With a fair bit of Britain underwater at the moment and quite a lot of people dependent on bottled water, it seems a little unfair to bring up the issue of plastic bottles. But it’s also a hot day today, for once in a wash-out of a summer, so I’m going to talk about it anyway.
Disposable plastic water bottles account for 500,000 tonnes of rubbish every year in the UK, and Americans throw away 2.5 million of them every hour. Plastic bottles are non-biodegradable, so each Evian or Volvic bottle we throw away will kick around forever. At least an aluminium can will break down in half a century. Nobody knows how long it takes for a plastic bottle to degrade, but estimates seem to vary between a thousand years and forever. It’s a simple action, a bottle of water bought at a corner shop, drunk and discarded on the way home. Multiply this simple action across millions of people and you have a huge problem.
There are a very obvious reasons why bottled water is a bad idea. Most importantly, tap water is safe to drink everywhere in the UK. The World Health Organisation says there are no health advantages to bottled water, and most people can’t tell the difference in a blind test. (Some brands come from the tap anyway, including Aquafina and Dasani.)
Plus, consider the carbon footprint of a bottle of spring water that’s been hauled from some distant alpine location. There’s really no need to be driving water around the continent. If you must buy bottled water, at least buy local.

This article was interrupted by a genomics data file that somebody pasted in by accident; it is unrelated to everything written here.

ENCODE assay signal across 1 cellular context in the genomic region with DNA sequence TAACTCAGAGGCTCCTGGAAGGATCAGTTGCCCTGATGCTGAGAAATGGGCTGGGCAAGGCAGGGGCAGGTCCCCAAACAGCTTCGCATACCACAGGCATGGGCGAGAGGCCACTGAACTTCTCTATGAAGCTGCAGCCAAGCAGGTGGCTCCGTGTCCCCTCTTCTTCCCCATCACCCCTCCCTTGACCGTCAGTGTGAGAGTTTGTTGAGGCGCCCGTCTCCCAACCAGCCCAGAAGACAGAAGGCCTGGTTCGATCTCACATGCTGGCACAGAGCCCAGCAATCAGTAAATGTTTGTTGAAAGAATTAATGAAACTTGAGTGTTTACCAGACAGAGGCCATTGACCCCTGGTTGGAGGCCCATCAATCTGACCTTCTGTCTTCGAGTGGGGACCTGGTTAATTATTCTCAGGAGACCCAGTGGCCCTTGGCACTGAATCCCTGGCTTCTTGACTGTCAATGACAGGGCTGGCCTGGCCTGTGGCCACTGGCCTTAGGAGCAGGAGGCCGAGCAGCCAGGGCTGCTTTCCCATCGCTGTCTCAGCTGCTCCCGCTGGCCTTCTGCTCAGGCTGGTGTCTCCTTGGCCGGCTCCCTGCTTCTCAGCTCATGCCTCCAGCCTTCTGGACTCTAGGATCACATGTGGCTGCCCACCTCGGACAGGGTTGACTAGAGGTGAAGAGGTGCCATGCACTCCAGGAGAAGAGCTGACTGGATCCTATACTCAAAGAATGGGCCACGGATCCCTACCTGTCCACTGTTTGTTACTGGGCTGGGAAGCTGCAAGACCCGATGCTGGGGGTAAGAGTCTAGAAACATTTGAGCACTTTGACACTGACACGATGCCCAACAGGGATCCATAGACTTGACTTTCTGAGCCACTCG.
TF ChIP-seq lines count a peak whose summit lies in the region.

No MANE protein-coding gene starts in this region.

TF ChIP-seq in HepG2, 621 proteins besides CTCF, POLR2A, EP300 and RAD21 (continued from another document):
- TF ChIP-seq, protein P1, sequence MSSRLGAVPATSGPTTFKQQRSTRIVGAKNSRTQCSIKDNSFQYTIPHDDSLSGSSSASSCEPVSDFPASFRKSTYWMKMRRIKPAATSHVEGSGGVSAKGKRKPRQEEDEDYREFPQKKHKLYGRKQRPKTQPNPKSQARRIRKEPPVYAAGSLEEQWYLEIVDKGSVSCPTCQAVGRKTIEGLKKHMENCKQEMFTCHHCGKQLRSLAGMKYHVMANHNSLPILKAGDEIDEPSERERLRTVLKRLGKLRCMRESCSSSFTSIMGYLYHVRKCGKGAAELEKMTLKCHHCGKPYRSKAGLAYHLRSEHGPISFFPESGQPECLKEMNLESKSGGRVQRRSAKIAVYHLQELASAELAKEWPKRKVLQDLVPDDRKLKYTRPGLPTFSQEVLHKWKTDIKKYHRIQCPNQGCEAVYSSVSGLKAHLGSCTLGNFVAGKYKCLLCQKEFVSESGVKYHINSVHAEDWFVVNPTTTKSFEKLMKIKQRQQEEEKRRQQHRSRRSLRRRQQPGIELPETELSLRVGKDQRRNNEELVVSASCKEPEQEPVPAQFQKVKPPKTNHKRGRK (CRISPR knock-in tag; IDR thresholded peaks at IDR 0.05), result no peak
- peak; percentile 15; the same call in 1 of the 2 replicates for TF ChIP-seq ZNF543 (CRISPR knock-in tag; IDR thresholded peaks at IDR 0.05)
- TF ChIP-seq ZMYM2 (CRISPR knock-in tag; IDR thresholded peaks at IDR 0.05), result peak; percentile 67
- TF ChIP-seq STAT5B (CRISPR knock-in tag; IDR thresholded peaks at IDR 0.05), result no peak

If that’s not enough, my tap water costs me about o.o4p a litre (0.08 cents) meaning bottled water costs about 10,000 times more than tap water for no known benefits.
There are plenty of alternatives. Drink tap water, and carry your own. Re-use a sturdy bottle, or buy one that will last a good while. If you need a drink when you’re out and about, support companies using bio-bottles – bottles that look like plastic, but are made from corn or potatoes, and are entirely bio-degradable. I’d recommend Belu, as they’re also non-profit and put all their monies towards water projects in the third world. One do the same, building these rather nifty playpumps with the profits.
If you want to do something more about it, write to your local politicians and get them to give up on bottled water. The New York and San Francisco authorities already have. I really think we need more water fountains too. You used to get them in parks and stations in the UK, and they’ve been removed. Let’s have them back, and more of them, especially where they’re really needed, like on the Underground. If anyone knows of a campaign working in this area, let me know!